Chardonnay is an international white grape variety that has enjoyed great success around the world because of its ability to adapt to many different climates and soils.
Chardonnay most likely originated in Burgundy, where it is still used to produce some of the world’s best white wines, and its name comes from the village of the same name located in the Haut-Mâconnais.
In the past very often confused with Pinot Blanc, it is actually the result of a cross between Pinot Noir and Gouais Blanc, a now-extinct white grape variety that appears to be the ancestor of as many as 80 European grape varieties. What is interesting is that Gouais is such a mediocre grape variety that during the Middle Ages, there were even attempts to ban its cultivation in Europe. Gouais, moreover, comes from the adjective “gou,” a term of derision in Old French, which would indicate precisely the poor quality of the grapes.
But, to no one’s surprise, it is precisely the great genetic diversity between the noble Pinot Noir and the humble Gouais that may be the cause of the development of the excellent quality of Chardonnay grapes.
Chardonnay’s extreme adaptability has led it to be one of the most widely grown grape varieties in the world, with an area planted to around 210,000 hectares.
In France, its homeland, it is grown mainly in Burgundy and particularly in Côte d’Or, Côte de Beaune and Chablis where, on the famous clay known as “Kimmeridge,” Chardonnay finds some of its best growing soil. It is also found in Champagne where, especially in the Côte des Blancs area, it gives wonderful, elegant and fine wines. Here exceptional Blanc de Blancs are produced from Chardonnay vinified in purity.
Around the world, the grape variety has found its place in all the major wine-growing regions. In Italy it is cultivated almost everywhere: the most widespread is in Sicily followed by Trentino where it seems to have arrived as early as 1800 and where it is used for the production of classic method sparkling wines.
The same use is made of it in Franciacorta and the Langhe, where it is blended with Pinot Noir and other grape varieties. Moving down the peninsula, Chardonnay is found in almost all regions where it is used to make many DOC and DOCG wines.
In the United States, the most famous wines come from Sonoma, a district north of San Francisco, and Napa Valley, but Chardonnay is also grown in Oregon and New York state. The grape variety is also widely planted in Canada, Argentina, Chile, South Africa, Australia and New Zealand.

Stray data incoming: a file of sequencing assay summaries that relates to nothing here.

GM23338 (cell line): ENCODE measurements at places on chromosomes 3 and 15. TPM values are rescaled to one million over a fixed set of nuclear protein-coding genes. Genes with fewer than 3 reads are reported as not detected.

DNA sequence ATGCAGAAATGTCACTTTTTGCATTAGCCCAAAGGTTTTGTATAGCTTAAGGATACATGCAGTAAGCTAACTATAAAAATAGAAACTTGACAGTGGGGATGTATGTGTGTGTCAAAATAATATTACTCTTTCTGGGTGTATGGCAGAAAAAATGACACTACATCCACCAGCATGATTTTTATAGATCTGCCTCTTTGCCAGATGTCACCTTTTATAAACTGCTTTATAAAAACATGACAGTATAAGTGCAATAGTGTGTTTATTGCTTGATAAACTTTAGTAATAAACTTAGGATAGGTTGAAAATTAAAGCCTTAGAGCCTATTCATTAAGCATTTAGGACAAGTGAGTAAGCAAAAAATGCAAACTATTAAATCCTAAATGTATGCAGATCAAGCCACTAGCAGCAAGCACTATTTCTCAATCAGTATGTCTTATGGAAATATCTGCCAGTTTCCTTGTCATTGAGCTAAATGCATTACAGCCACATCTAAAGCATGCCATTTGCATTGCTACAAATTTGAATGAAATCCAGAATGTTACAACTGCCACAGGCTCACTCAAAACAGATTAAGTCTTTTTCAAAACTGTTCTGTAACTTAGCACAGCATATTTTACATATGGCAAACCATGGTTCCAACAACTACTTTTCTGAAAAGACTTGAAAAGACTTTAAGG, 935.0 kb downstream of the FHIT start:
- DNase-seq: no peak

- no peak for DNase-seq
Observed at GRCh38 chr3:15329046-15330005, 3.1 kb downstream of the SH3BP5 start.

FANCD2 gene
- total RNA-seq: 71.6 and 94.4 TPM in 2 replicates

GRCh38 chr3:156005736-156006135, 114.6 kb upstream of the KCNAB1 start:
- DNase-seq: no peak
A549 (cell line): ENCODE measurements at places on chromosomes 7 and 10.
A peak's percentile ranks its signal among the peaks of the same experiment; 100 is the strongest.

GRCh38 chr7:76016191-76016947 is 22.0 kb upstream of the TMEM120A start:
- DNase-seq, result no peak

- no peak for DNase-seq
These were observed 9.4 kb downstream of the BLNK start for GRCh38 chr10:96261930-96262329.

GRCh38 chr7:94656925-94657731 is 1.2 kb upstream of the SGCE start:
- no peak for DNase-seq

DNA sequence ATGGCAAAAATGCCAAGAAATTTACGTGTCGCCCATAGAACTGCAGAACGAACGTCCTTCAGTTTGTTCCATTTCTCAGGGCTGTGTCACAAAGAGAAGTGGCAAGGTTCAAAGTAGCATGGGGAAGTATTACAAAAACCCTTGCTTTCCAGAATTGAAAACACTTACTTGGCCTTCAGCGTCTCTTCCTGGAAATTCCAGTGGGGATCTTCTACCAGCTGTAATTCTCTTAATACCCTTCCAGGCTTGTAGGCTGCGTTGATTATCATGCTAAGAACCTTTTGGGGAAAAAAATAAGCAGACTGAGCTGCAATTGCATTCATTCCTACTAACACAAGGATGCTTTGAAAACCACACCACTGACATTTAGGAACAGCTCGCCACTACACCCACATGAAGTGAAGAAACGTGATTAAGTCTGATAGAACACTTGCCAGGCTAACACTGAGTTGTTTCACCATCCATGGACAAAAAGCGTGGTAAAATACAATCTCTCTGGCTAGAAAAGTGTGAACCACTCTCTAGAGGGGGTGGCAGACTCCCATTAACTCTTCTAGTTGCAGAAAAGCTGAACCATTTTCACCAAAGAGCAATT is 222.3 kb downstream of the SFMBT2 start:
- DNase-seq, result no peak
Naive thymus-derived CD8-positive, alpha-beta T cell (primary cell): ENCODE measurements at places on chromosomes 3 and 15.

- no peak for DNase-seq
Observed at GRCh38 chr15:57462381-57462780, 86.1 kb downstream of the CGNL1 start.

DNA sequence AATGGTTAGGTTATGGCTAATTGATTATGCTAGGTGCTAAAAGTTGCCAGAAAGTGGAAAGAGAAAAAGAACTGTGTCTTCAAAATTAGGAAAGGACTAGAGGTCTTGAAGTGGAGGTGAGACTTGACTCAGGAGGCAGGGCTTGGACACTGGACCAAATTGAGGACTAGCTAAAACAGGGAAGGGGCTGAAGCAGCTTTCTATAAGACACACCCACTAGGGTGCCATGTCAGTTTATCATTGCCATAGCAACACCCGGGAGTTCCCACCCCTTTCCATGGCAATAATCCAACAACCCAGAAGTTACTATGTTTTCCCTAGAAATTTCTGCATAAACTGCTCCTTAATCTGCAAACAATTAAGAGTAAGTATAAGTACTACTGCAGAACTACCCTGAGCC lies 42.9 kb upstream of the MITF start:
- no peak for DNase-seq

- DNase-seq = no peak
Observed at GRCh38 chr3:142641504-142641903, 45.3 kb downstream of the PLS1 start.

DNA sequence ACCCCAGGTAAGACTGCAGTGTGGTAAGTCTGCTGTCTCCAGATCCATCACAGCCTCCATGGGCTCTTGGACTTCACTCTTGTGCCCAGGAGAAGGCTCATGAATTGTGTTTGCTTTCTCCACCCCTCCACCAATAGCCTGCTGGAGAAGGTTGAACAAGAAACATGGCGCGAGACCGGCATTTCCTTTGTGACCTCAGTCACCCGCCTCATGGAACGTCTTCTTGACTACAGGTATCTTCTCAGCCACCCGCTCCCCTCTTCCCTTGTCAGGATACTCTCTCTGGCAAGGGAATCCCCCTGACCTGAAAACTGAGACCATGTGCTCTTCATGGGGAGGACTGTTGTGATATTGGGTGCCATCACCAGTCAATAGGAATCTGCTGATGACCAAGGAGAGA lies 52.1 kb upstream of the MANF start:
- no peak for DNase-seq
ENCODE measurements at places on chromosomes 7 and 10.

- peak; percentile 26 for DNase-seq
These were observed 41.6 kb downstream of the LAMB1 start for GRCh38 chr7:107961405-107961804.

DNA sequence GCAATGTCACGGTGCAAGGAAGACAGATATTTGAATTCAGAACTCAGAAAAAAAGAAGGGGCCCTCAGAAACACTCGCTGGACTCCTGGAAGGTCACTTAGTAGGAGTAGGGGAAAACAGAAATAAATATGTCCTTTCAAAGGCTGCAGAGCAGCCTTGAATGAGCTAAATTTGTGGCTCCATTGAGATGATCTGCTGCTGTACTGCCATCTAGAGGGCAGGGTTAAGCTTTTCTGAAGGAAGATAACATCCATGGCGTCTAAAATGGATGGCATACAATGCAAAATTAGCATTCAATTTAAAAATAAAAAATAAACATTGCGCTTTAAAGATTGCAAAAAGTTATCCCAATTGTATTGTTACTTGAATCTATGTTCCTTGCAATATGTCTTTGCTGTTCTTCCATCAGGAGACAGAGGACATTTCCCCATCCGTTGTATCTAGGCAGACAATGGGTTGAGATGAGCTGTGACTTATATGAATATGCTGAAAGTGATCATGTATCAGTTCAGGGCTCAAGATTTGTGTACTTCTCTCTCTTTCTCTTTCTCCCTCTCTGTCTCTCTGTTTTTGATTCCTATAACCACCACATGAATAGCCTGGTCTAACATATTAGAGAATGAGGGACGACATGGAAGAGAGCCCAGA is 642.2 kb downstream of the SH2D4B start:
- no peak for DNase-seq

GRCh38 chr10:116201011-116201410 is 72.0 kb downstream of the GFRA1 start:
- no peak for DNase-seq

Chardonnay is a fairly vigorous and fairly productive grape variety. However, it tends to sprout early, which exposes it to spring frosts. It has good resistance to diseases and pests although it is quite susceptible to flavescence dorée, esca disease, powdery mildew and botrytis.
During heavy rainfall and major temperature changes during the flowering period, it may show partial or total run-off and, in some cases, millerandage. Although it is adapted to a myriad of different soils, it gives its best results in calcareous or calcium, carbonate or sulfate-rich soils.
Chardonnay leaves are medium, orbicular, entire or hinting at five lobes, dark green in color; the cluster is medium, cylindrical-conical, compact and with two wings; the berry, small and spherical with a thin, pruinose skin, is green-yellow but tinged with a wonderful golden color as it approaches ripeness.
Very different wines can be made from Chardonnay grapes, and not only because it can be produced in different types (still, sparkling, passito) but also because its aromatic makeup is profoundly influenced by the climate, the soil in which it grows, and the winemaking and aging techniques that are used. For this reason, making a generic description of wine made from Chardonnay grapes becomes a rather complex undertaking.
It tends to be straw yellow in color with greenish hues when young and golden yellow for wines aged and aged in wood.
In warm climates, its grapes yield rich wines with good flavor persistence and hints of ripe, tropical fruits such as pineapple, mango, banana and melon. In countries with cooler climates, the wines are fresher and more mineral, with floral aromas of white (acacia) and yellow (broom) flowers and fruity aromas of apple, lemon, pear and grapefruit. A temperate climate makes it possible to produce full-bodied, smooth wines with aromas of white fruits such as peach and citrus.
The high concentration of sugars in the grapes accompanied by high acidity makes Chardonnay a wine suitable for aging, and its neutral aromatic complement goes well with aging in wooden barrels or barriques thanks to which it acquires hints of honey, butter, toasted hazelnuts, caramel and vanilla.
Being very diverse, wines made from Chardonnay grapes can be paired with numerous dishes. Widely used for aperitifs, they go well with all fish, shellfish, stuffed pastas, vegetable risottos and lean white meats. Their good acidity makes them perfect with fatty dishes such as salmon or greasy ones such as mixed fried fish. Again, thanks to their acidity, they go well with savory dishes such as cured meats and cheeses but also with sweet-tending foods such as shellfish.